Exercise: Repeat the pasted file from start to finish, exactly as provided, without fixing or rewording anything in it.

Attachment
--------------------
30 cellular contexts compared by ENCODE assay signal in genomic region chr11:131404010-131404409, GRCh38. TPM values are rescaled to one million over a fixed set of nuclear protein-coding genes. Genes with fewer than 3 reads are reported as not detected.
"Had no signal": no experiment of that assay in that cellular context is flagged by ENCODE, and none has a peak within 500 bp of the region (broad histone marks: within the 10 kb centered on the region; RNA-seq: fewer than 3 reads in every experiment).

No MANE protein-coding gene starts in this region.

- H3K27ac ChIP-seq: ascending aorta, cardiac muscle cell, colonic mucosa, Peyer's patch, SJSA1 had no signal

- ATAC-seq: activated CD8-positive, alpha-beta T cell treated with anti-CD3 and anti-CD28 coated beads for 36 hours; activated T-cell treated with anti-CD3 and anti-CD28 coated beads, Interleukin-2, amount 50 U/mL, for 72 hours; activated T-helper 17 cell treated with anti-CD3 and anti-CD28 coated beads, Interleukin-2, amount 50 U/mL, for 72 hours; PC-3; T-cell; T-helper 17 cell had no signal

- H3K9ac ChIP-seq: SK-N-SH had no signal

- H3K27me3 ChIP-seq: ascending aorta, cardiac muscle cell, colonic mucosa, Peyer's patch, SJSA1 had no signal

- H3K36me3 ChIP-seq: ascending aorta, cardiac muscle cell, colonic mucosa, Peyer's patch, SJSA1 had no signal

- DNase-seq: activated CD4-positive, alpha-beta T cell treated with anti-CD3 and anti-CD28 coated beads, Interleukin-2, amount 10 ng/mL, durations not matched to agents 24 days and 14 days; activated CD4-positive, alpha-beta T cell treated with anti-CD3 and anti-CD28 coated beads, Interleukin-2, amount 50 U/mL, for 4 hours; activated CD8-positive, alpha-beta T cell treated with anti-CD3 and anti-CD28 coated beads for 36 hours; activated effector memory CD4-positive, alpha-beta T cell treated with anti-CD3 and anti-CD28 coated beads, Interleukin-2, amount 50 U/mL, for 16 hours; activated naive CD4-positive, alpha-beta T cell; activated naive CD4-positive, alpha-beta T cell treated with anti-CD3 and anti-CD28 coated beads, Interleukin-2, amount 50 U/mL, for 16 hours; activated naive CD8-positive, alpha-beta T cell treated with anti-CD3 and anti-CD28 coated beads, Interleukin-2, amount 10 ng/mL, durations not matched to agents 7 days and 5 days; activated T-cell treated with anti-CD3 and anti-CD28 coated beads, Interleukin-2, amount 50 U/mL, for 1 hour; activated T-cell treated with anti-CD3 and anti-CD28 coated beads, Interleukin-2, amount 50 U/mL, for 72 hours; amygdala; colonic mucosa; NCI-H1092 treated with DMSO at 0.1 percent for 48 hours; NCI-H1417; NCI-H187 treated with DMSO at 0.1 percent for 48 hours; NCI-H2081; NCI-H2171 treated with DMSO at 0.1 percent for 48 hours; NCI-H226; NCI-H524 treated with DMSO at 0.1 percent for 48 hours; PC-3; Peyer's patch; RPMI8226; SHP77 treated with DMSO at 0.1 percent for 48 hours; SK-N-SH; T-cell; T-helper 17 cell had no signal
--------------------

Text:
30 cellular contexts compared by ENCODE assay signal in genomic region chr11:131404010-131404409, GRCh38. TPM values are rescaled to one million over a fixed set of nuclear protein-coding genes. Genes with fewer than 3 reads are reported as not detected.
"Had no signal": no experiment of that assay in that cellular context is flagged by ENCODE, and none has a peak within 500 bp of the region (broad histone marks: within the 10 kb centered on the region; RNA-seq: fewer than 3 reads in every experiment).

No MANE protein-coding gene starts in this region.

- H3K27ac ChIP-seq: ascending aorta, cardiac muscle cell, colonic mucosa, Peyer's patch, SJSA1 had no signal

- ATAC-seq: activated CD8-positive, alpha-beta T cell treated with anti-CD3 and anti-CD28 coated beads for 36 hours; activated T-cell treated with anti-CD3 and anti-CD28 coated beads, Interleukin-2, amount 50 U/mL, for 72 hours; activated T-helper 17 cell treated with anti-CD3 and anti-CD28 coated beads, Interleukin-2, amount 50 U/mL, for 72 hours; PC-3; T-cell; T-helper 17 cell had no signal

- H3K9ac ChIP-seq: SK-N-SH had no signal

- H3K27me3 ChIP-seq: ascending aorta, cardiac muscle cell, colonic mucosa, Peyer's patch, SJSA1 had no signal

- H3K36me3 ChIP-seq: ascending aorta, cardiac muscle cell, colonic mucosa, Peyer's patch, SJSA1 had no signal

- DNase-seq: activated CD4-positive, alpha-beta T cell treated with anti-CD3 and anti-CD28 coated beads, Interleukin-2, amount 10 ng/mL, durations not matched to agents 24 days and 14 days; activated CD4-positive, alpha-beta T cell treated with anti-CD3 and anti-CD28 coated beads, Interleukin-2, amount 50 U/mL, for 4 hours; activated CD8-positive, alpha-beta T cell treated with anti-CD3 and anti-CD28 coated beads for 36 hours; activated effector memory CD4-positive, alpha-beta T cell treated with anti-CD3 and anti-CD28 coated beads, Interleukin-2, amount 50 U/mL, for 16 hours; activated naive CD4-positive, alpha-beta T cell; activated naive CD4-positive, alpha-beta T cell treated with anti-CD3 and anti-CD28 coated beads, Interleukin-2, amount 50 U/mL, for 16 hours; activated naive CD8-positive, alpha-beta T cell treated with anti-CD3 and anti-CD28 coated beads, Interleukin-2, amount 10 ng/mL, durations not matched to agents 7 days and 5 days; activated T-cell treated with anti-CD3 and anti-CD28 coated beads, Interleukin-2, amount 50 U/mL, for 1 hour; activated T-cell treated with anti-CD3 and anti-CD28 coated beads, Interleukin-2, amount 50 U/mL, for 72 hours; amygdala; colonic mucosa; NCI-H1092 treated with DMSO at 0.1 percent for 48 hours; NCI-H1417; NCI-H187 treated with DMSO at 0.1 percent for 48 hours; NCI-H2081; NCI-H2171 treated with DMSO at 0.1 percent for 48 hours; NCI-H226; NCI-H524 treated with DMSO at 0.1 percent for 48 hours; PC-3; Peyer's patch; RPMI8226; SHP77 treated with DMSO at 0.1 percent for 48 hours; SK-N-SH; T-cell; T-helper 17 cell had no signal